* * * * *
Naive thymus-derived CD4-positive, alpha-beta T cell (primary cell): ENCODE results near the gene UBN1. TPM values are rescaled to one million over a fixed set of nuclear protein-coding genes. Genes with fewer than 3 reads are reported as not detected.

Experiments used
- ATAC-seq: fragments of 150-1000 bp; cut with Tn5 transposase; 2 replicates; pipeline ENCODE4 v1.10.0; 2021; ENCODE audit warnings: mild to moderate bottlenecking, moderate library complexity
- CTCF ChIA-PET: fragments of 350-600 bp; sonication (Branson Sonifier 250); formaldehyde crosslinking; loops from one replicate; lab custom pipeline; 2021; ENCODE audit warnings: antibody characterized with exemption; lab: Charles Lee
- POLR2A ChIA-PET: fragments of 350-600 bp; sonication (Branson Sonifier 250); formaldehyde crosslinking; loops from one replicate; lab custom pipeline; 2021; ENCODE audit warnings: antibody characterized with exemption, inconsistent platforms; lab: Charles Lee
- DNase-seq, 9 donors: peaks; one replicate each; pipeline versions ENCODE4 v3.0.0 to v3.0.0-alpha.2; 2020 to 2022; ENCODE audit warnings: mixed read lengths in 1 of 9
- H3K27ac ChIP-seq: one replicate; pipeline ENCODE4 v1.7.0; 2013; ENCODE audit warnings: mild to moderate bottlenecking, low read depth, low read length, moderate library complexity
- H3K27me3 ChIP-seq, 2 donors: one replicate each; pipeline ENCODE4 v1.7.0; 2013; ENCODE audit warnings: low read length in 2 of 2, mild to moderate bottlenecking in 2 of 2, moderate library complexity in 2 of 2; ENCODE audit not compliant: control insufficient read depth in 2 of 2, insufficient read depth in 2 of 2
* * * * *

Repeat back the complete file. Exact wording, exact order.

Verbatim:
Naive thymus-derived CD4-positive, alpha-beta T cell (primary cell): ENCODE results near the gene UBN1. TPM values are rescaled to one million over a fixed set of nuclear protein-coding genes. Genes with fewer than 3 reads are reported as not detected.

Experiments used
- ATAC-seq: fragments of 150-1000 bp; cut with Tn5 transposase; 2 replicates; pipeline ENCODE4 v1.10.0; 2021; ENCODE audit warnings: mild to moderate bottlenecking, moderate library complexity
- CTCF ChIA-PET: fragments of 350-600 bp; sonication (Branson Sonifier 250); formaldehyde crosslinking; loops from one replicate; lab custom pipeline; 2021; ENCODE audit warnings: antibody characterized with exemption; lab: Charles Lee
- POLR2A ChIA-PET: fragments of 350-600 bp; sonication (Branson Sonifier 250); formaldehyde crosslinking; loops from one replicate; lab custom pipeline; 2021; ENCODE audit warnings: antibody characterized with exemption, inconsistent platforms; lab: Charles Lee
- DNase-seq, 9 donors: peaks; one replicate each; pipeline versions ENCODE4 v3.0.0 to v3.0.0-alpha.2; 2020 to 2022; ENCODE audit warnings: mixed read lengths in 1 of 9
- H3K27ac ChIP-seq: one replicate; pipeline ENCODE4 v1.7.0; 2013; ENCODE audit warnings: mild to moderate bottlenecking, low read depth, low read length, moderate library complexity
- H3K27me3 ChIP-seq, 2 donors: one replicate each; pipeline ENCODE4 v1.7.0; 2013; ENCODE audit warnings: low read length in 2 of 2, mild to moderate bottlenecking in 2 of 2, moderate library complexity in 2 of 2; ENCODE audit not compliant: control insufficient read depth in 2 of 2, insufficient read depth in 2 of 2